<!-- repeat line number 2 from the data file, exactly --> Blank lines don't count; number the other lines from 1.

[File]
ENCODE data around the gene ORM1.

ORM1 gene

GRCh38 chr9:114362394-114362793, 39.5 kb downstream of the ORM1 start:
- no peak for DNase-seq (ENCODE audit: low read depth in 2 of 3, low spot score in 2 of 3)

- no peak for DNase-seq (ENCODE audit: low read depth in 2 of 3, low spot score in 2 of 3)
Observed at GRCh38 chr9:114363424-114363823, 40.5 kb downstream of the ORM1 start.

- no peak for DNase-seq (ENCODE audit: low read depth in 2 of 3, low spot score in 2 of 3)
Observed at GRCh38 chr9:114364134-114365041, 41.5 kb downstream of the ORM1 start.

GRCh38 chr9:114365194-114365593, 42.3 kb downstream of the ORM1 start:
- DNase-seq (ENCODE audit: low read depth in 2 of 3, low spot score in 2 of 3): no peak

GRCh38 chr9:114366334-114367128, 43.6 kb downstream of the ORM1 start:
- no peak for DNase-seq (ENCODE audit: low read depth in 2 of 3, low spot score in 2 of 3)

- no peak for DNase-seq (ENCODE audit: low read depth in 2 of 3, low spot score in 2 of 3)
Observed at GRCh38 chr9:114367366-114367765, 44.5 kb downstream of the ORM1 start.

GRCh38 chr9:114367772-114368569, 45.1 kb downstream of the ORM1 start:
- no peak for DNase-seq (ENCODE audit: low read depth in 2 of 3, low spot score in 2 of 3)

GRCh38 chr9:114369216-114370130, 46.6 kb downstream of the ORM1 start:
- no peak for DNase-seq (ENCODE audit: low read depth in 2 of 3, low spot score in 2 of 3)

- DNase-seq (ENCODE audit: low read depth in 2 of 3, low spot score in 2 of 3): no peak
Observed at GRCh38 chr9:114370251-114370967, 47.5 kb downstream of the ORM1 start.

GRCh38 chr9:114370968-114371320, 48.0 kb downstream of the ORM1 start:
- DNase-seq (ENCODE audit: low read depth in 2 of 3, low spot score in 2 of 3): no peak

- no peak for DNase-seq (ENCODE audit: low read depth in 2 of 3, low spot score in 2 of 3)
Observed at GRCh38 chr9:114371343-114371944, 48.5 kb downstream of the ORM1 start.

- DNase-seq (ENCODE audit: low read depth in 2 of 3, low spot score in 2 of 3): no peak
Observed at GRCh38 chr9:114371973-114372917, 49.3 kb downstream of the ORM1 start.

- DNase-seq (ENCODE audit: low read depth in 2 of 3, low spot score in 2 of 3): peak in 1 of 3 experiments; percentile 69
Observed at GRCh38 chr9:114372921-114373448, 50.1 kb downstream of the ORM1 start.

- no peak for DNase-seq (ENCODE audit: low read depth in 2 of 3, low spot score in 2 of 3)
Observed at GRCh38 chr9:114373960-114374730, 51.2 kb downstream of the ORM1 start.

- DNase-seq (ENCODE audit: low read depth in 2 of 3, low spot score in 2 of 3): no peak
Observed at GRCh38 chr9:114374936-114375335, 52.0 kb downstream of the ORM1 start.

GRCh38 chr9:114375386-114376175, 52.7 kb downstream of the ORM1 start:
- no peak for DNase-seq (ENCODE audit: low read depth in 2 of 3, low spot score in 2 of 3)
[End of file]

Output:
ORM1 gene